Feast of St. Anselm of Canterbury

Today is the feast of Saint Anselm (1033-1109), the archbishop of Canterbury, philosopher, and theologian. St. Anselm is an important figure in the English Christian tradition that eventually grew into contemporary Anglicanism, and which also shaped the faith of the Wesley family and gave rise to the early Methodist movement. Anselm's writings address various philosophical issues such as the existence of God, the nature of the atonement, and the compatibility of free-will and divine foreknowledge.

St. Anselm was required reading in my philosophy classes at LSU and my theology classes in seminary where he was sometimes blamed for inventing the "bad" penal substitution theory of atonement, which the excellent Methodist blog Incarnatio points out is a still more ancient doctrine than Anselm, though Anselm did try to flesh it out in novel ways with perhaps mixed results.

Here follows a prayer of St. Anslem:

Lord Jesus Christ; Let me seek you by desiring you,and let me desire you by seeking you;let me find you by loving you,and love you in finding you.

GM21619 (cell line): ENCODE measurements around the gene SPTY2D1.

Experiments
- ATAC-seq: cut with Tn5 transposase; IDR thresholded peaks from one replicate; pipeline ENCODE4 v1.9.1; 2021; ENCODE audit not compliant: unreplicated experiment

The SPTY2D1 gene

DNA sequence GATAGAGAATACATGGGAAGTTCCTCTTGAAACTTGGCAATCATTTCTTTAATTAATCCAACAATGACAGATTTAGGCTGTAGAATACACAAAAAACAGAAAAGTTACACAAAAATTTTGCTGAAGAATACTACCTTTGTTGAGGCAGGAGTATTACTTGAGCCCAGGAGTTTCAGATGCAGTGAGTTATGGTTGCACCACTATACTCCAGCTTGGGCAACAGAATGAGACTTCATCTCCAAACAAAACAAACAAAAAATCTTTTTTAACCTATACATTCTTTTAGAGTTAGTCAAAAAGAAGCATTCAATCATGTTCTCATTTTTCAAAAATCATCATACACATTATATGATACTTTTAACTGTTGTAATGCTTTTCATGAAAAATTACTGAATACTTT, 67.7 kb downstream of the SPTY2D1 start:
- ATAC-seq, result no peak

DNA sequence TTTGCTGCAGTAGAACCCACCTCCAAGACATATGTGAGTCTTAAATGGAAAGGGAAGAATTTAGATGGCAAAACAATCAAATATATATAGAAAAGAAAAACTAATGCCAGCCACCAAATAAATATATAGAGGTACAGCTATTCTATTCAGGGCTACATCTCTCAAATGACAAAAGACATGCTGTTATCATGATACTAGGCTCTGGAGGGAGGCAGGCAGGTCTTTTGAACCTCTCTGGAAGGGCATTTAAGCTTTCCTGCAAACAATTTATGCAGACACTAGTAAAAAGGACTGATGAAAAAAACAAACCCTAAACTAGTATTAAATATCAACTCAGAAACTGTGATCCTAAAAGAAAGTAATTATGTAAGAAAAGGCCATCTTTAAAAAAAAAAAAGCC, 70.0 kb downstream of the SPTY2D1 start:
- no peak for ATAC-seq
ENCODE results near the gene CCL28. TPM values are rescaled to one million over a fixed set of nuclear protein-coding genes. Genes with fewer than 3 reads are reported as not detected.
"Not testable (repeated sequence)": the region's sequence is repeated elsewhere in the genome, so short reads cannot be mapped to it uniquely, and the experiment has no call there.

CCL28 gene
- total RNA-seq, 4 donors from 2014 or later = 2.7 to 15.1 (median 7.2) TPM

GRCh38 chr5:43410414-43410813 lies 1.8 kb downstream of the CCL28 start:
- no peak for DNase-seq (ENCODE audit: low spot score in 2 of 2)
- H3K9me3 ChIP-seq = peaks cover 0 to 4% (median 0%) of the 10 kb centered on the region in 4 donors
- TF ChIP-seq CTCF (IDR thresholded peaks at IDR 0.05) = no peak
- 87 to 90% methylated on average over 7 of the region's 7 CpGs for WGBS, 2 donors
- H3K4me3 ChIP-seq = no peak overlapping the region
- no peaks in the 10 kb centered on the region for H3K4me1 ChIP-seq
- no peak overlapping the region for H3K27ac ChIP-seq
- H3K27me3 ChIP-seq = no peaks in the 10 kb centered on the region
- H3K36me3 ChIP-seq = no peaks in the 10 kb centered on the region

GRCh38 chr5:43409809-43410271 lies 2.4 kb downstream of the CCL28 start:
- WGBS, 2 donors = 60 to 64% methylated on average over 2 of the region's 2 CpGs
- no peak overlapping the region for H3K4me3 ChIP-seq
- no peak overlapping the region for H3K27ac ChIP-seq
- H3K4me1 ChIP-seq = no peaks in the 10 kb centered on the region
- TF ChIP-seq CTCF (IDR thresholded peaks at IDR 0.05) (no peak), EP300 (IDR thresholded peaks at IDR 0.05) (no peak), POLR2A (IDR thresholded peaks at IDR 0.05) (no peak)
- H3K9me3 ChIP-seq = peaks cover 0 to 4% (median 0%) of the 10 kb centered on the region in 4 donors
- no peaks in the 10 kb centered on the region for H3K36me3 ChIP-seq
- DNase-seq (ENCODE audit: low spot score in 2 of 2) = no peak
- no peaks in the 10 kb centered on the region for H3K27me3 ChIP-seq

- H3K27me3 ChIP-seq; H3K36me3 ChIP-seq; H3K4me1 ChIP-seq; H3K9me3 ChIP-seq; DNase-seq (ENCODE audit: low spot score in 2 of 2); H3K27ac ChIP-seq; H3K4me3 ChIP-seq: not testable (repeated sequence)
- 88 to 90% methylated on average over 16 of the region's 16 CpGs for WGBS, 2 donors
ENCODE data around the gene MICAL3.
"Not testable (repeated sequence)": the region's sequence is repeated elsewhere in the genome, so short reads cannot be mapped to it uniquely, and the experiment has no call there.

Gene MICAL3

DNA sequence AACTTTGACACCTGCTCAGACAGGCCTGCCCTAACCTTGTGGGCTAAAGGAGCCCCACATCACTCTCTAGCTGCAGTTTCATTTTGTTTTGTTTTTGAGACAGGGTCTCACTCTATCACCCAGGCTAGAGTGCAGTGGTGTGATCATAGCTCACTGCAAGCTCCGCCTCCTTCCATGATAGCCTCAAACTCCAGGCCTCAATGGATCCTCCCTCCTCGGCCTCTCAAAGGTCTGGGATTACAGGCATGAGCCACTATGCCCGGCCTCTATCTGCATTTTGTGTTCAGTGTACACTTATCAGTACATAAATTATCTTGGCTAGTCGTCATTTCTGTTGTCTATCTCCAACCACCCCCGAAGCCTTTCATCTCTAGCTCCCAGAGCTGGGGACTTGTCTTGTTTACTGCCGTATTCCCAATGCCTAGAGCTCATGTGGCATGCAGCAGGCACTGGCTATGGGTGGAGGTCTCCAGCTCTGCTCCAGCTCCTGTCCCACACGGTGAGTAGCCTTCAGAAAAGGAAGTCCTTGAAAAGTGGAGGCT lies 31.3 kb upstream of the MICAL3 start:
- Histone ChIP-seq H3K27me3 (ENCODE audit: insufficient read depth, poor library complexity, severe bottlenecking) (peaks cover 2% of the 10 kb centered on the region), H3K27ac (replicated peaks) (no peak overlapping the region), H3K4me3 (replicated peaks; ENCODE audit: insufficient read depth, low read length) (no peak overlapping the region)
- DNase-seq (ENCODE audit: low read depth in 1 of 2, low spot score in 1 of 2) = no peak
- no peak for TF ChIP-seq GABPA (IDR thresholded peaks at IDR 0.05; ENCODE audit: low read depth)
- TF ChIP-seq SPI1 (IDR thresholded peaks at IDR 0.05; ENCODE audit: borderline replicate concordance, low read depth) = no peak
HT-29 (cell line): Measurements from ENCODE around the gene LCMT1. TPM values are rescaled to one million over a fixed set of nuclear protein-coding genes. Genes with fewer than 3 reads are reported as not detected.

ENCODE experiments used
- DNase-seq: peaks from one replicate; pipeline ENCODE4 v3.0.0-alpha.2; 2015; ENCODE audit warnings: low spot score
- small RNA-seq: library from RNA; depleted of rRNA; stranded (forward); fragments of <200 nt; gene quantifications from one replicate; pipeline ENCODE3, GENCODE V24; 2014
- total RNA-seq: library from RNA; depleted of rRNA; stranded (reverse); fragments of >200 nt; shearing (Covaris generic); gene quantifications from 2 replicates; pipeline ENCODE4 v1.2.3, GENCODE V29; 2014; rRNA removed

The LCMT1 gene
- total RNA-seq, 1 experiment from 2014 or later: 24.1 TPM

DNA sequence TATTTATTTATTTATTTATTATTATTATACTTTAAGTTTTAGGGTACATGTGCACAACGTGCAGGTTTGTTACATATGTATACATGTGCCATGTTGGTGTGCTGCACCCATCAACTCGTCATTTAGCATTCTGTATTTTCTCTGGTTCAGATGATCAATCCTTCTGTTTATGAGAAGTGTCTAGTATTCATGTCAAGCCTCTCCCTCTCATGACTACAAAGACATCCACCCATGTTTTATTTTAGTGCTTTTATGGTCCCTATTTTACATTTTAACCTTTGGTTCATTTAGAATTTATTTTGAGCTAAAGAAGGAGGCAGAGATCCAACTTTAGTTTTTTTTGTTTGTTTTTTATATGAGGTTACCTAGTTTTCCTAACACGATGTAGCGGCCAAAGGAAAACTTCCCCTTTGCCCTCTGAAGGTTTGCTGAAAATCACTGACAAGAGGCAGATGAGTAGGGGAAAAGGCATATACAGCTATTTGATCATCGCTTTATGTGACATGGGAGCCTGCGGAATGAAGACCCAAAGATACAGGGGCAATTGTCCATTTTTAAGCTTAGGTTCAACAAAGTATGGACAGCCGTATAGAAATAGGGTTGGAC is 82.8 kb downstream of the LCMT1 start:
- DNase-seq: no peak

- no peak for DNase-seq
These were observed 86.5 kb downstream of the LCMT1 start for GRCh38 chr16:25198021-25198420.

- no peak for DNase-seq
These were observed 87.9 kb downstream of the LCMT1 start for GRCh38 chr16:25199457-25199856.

I confess, Lord, with thanksgiving,that you have made me in your image,so that I can remember you, think of you, and love you.

But that image is so worn and blotted out by faults,and darkened by the smoke of sin,that it cannot do that for which it was made,unless you renew and refashion it.

Lord, I am not trying to make my way to your height,for my understanding is in no way equal to that,but I do desire to understand a little of your truthwhich my heart already believes and loves.

I do not seek to understand so that I can believe,but I believe so that I may understand;and what is more,I believe that unless I do believe, I shall not understand. Amen.

-from The Oxford Book of Prayer, ed. by George Appleton

Check the Etherial Christian Classics Library for more from Anselm of Canterbury.



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